Albert Ogle: How can readers help you and QCJ achieve your goals this year?

QCJ is currently run by volunteers, and has a balance of $0. This year QCJ’s major goals are: to register as a non-profit organization under Jamaican law; participate in International Women’s Day; conduct an IDAHO event of a rainbow flash; and conduct two workshops, one with lesbian, bisexual (LB) and WSW youth, and one with the aging lesbian population.

Also, QCJ is in need of office stationary and marketing material. Finally, in our first year, QCJ would like to begin one of our pieces of researches into issues affecting our constituents. QCJ happily welcomes any and all donations, whether they are cash or kind donations, we also are happy with donations of time and online training.

More information on Quality of Citizenship Jamaica can be found on our website HERE.
I can be contacted at:, or 1-876-317-2227.

Monday, March 4, 2013

Cross-Dressers Not Deserving Of Sympathy? (Gleaner article)


The long standing issue to do with the homeless msm in New Kingston and its environs for almost four and a half years since the closure of the Safe House Pilot project in 2009/10 has been getting alot of attention again given the crackdown on the activities of the men after being accused of a vicious attack on a popular supermarket among other things.

Pity the author of the article is limiting his critique to just the realm of transvestism but there was some balance where he mentioned the welfare issues in some sense, this piece came after my podcast highlighting the actions taken by some of the owners of the lands who have hired guard dogs and armed security details to protect their lands now. The long awaited shelter that was banded about by JFLAG is not forthcoming and the agency along with their parent Jamaica AIDS Support for Life and all other tenants on the landspace have been given eviction notices as the property is said to have been sold.

here is the podcast as recorded February 23 after a visit to a section on New Kingston where the men congregate:

Here is the article however ...........

Robert Lalah wrote:

People living in the Golden Triangle area of St Andrew have been complaining about a rowdy band of gay men who congregate at an unoccupied house near Hopefield Avenue after hours and raise ruckus.

The police have had a hard time dealing with the noisy trespassers and struggle with balancing their duty to enforce the law, with their responsibility to protect offenders from being harmed in lock-up. After all, men who behave effeminately might not fare well among other detainees who tend to believe that lawbreaking should be done in a more manly way.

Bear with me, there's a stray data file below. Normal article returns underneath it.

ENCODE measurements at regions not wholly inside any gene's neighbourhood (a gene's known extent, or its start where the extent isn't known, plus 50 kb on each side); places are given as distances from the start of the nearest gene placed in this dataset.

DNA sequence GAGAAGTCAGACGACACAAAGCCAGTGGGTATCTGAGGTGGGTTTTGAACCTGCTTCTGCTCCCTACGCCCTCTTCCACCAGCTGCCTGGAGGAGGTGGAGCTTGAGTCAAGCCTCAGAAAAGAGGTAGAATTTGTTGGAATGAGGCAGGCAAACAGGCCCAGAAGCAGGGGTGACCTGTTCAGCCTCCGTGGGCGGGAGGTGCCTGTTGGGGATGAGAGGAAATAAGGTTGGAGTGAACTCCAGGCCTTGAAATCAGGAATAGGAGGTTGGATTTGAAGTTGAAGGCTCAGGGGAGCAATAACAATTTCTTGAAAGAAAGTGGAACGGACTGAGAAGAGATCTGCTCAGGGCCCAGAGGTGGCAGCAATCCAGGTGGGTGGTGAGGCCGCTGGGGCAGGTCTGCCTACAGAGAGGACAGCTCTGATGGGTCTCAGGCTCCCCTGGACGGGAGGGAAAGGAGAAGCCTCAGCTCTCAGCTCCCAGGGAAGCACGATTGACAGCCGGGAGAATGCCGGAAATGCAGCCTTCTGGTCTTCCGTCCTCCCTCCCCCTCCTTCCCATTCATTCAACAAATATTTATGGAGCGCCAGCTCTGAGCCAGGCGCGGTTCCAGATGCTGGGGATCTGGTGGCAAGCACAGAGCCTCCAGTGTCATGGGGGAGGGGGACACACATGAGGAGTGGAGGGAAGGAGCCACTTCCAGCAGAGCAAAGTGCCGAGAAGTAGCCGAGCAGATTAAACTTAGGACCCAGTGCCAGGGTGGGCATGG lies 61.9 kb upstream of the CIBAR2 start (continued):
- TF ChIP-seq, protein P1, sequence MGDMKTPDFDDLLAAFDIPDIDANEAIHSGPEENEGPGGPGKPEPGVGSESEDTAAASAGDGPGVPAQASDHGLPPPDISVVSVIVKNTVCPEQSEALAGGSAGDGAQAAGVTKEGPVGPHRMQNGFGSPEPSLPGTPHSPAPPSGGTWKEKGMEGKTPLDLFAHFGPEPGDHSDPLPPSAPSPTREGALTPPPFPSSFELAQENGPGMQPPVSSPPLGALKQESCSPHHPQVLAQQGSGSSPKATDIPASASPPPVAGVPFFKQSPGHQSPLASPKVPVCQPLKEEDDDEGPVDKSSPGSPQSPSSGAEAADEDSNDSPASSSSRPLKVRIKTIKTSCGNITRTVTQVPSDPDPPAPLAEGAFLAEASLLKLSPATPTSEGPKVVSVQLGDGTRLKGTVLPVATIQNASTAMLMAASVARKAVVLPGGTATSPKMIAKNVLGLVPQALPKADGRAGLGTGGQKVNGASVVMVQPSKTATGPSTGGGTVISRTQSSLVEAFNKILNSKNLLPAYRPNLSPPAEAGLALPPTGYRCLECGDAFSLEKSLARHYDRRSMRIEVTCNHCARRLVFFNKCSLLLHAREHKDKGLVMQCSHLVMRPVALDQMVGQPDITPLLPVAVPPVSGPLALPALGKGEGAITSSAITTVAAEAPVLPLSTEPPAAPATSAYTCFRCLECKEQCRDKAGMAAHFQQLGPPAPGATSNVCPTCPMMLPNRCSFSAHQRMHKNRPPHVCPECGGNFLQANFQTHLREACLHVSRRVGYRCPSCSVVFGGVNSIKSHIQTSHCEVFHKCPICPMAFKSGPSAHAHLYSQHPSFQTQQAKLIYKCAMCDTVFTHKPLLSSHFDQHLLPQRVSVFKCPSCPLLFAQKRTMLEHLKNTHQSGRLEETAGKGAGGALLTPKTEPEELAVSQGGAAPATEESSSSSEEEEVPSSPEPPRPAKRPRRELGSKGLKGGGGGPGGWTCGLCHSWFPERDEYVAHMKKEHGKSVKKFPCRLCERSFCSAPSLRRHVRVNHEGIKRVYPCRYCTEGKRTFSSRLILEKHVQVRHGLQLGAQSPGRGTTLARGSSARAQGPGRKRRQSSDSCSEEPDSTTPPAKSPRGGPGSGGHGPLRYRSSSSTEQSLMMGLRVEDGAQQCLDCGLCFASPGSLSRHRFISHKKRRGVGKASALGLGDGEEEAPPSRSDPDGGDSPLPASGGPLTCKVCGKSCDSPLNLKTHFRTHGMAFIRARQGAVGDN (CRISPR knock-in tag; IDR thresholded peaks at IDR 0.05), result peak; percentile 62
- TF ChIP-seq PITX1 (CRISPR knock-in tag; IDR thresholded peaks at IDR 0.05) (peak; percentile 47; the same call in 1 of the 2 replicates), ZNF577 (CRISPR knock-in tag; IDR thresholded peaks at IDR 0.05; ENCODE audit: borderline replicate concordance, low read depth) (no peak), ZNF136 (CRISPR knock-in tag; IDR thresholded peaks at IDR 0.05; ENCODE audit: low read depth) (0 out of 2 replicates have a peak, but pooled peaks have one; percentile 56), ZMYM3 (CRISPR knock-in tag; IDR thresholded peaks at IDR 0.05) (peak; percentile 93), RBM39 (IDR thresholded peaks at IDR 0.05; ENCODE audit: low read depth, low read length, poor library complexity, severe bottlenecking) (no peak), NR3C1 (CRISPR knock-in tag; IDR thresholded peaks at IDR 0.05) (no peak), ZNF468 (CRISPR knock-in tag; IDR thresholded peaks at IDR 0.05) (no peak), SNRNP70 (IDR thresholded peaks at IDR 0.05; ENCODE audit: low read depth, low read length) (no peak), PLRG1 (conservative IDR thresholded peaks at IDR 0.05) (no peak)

Recently, some unruly men had to be rescued by police when they were pounced upon by a group of people who were fed up with their girly gallivanting. Both The Gleaner and STAR ran striking photos the next day of the men dressed in women's wear.

Many people were shocked by these photos. It's not every day we see men dressed like this. And that they showed no embarrassment, even though this happened in the middle of the day in a heavily populated area, was alarming.

I wondered what would become of the men after the police took them away. It didn't appear that they were trespassing on property or breaking any other laws when they were cornered by the group, so they wouldn't be charged with anything. They apparently have no home, so taking them there wasn't an option. What were the police to do? Take them to Cross Roads and let them off? That would be a case of jumping from the frying pan into the fire.

I guess the police know how to handle these situations.

Last week, I was out for a morning run in the area and passed by the house where the men used to gather. I noticed about five security guards with mean-looking dogs there. Not even the most emphatic heterosexual would dare trespass. Problem solved, I thought to myself.

But a few chains down the road, I was confronted with stark proof that the problem was, in fact, far from being solved. There's an empty lot near Vale Royal that's fenced off, even though there's nothing there but bush. As I passed by in the early morning, I glanced over, and, to my surprise, saw one of the men I'd seen in those photos. He had on the same clothes he did then and was walking through the bushes looking at the ground. I would have just continued running if the sheer sadness of the scene hadn't stilled my legs.

No difference

There was this man, this human being no different from you and I, walking around like a hungry dog searching for food. He looked more like a wild beast than a man. As the sun rose above him, he looked up and saw me staring. He stuck out his hand as if to ask for money and I gestured that I had none to give. With that, he shrugged and went back to walking around looking at the ground.